09-01, 15:25–15:40 (Europe/Zurich), HS 120
We all know and love our carefully designed CI pipelines, which tests our code and makes sure by adding some code or fixing a bug we aren’t introducing a regression in the codebase. But we often don’t give the same treatment to benchmarking as we give to correctness. The benchmarking tests are usually one off scripts written to test a specific change. In this talk, we will discuss various strategies to test our code for performance regressions using ASV (airspeed velocity) for python projects.
In this talk, we will discuss how we can use ASV (airspeed velocity) and on demand cloud providers to mimic the usual setup of dedicated servers to run benchmarking tests. Currently, a lot of projects use dedicated servers to run their benchmarking suite, which usually is not economical as the majority of the time the hardware is unused. We can get rid of the setup of dedicated hardware + ongoing costs associated with it by only using resources when required.
- Why benchmarking?
- The usual ways of running the benchmarking suite on dedicated hardware.
- Using GitHub Actions reliably for "relative benchmark" testing (A quick shout out to the blog post by Quansight)
- How we can use container technology to setup our tests and run them on demand on "dedicated" hardware to cut down on costs and give a lower barrier to entry to set up a benchmarking suite for projects.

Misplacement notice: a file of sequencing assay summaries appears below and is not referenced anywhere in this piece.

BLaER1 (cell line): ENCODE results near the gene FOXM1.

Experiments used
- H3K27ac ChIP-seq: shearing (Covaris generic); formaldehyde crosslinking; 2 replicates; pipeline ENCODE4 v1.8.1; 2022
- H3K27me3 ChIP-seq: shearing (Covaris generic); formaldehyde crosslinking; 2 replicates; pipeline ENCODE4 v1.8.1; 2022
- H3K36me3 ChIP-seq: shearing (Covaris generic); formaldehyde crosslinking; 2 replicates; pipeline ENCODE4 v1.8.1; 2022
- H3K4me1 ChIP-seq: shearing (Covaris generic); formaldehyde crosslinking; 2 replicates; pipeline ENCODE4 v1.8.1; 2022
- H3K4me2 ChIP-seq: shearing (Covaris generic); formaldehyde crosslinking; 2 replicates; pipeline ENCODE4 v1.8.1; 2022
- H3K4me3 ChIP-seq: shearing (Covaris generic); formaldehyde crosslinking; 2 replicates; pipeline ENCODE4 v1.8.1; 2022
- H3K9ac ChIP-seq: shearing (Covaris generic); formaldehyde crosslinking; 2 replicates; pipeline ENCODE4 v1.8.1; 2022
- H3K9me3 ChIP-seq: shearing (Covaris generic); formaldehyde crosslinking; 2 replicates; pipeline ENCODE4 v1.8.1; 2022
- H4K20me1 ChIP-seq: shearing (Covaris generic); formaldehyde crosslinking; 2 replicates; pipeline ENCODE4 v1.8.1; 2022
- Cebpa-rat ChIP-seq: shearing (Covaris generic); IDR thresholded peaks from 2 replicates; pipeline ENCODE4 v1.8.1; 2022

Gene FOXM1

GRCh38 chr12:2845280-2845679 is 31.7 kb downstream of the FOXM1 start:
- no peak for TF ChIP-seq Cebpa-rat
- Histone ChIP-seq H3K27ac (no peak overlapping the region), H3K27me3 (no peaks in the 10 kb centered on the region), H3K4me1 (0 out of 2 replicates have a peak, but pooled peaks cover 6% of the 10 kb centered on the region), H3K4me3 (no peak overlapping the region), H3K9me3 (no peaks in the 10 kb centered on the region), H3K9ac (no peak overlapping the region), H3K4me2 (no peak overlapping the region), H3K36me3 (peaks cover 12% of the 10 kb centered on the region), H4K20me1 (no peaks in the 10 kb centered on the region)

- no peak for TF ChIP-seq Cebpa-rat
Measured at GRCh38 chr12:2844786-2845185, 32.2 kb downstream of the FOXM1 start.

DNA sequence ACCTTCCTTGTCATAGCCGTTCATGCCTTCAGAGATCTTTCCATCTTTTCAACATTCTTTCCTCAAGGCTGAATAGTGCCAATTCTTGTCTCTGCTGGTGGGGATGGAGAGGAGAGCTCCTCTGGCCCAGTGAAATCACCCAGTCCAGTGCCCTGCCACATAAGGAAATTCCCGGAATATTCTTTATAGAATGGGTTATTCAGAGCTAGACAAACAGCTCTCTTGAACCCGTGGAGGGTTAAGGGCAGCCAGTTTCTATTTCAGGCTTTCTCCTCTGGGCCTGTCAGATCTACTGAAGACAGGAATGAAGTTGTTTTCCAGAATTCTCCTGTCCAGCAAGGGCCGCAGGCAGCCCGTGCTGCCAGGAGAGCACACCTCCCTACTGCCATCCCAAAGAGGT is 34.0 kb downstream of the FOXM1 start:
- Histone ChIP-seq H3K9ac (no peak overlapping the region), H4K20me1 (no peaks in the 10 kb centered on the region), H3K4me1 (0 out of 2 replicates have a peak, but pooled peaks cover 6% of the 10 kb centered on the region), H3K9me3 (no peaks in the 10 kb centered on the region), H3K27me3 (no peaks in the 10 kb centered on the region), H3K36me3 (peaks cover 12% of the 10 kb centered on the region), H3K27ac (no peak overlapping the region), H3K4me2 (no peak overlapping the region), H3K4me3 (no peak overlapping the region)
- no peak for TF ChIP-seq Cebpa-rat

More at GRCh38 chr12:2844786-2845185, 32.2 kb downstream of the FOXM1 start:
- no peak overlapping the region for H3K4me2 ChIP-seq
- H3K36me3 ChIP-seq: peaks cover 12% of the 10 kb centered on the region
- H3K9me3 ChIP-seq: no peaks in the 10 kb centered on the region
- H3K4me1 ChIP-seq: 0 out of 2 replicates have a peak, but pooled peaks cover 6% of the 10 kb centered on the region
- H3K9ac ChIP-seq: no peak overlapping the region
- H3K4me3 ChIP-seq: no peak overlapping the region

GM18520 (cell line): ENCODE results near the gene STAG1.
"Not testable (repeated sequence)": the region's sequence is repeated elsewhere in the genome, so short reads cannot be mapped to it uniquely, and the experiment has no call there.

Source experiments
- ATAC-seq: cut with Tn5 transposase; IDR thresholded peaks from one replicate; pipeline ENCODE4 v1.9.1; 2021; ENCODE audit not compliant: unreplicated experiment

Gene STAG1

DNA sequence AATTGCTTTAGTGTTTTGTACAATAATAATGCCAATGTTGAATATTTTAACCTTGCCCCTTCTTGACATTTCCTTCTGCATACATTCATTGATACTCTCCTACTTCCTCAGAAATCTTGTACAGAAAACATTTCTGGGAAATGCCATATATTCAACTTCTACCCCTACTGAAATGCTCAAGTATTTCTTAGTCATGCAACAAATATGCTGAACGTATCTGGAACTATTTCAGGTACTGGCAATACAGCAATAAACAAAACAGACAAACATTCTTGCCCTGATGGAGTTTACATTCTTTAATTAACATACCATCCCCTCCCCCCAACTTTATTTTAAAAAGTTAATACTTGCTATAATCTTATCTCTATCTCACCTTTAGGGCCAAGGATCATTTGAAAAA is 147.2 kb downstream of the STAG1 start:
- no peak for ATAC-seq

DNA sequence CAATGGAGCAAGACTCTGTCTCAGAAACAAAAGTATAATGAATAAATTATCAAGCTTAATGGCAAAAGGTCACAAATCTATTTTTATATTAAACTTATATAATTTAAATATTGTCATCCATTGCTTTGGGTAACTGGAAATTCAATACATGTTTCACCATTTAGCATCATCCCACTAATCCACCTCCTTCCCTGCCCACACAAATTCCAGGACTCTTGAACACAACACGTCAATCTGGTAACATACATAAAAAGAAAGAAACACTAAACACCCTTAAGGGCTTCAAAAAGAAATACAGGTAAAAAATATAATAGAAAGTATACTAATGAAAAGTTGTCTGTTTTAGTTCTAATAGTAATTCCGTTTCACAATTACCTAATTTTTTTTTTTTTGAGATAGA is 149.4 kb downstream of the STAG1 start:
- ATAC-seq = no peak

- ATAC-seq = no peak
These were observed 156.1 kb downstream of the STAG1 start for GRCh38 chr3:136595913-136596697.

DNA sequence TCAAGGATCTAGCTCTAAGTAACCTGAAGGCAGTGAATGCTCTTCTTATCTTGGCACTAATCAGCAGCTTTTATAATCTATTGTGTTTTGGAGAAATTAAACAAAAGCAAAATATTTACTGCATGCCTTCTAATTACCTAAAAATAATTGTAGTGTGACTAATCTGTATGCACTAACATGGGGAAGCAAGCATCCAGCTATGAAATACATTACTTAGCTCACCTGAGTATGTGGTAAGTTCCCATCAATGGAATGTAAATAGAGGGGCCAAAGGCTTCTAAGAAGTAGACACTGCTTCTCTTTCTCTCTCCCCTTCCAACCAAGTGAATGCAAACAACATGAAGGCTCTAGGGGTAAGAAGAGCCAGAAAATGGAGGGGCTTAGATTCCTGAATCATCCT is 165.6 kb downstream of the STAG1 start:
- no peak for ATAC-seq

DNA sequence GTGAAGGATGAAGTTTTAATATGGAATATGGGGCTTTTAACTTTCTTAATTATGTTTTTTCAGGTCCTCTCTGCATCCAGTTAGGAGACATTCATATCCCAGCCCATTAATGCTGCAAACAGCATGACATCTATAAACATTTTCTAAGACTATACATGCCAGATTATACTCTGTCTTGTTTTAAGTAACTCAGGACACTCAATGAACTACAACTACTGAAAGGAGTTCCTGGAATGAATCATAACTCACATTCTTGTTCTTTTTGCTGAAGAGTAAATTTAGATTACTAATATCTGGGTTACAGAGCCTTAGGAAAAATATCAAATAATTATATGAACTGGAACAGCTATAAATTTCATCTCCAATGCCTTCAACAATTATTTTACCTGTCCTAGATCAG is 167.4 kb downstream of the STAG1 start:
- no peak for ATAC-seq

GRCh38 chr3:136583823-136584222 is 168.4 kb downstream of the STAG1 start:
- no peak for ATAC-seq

Benchmark your python code with airspeed velocity using cloud magic.Domains –
General-purpose Python, Machine Learning, Open Source Library, Scientific data flow and persistenceExpected audience expertise: Domain –
someExpected audience expertise: Python –
I am currently working on the NetworkX open source project (work funded through a grant from Chan Zuckerberg Initiative!) Also collaborating with folks from the Scientific Python project (Berkeley Institute of Data Science), Anaconda Inc and GESIS, Germany. Before this I used to work on the GESIS notebooks and gesis.mybinder.org.
I am also interested in the development and maintenance of the open source data & science software ecosystem. I try to help around with the Scientific Open Source ecosystem wherever possible. To share my love of Python and Network Science, I have presented workshops at multiple conferences like PyCon US, SciPy US, PyData London and many more!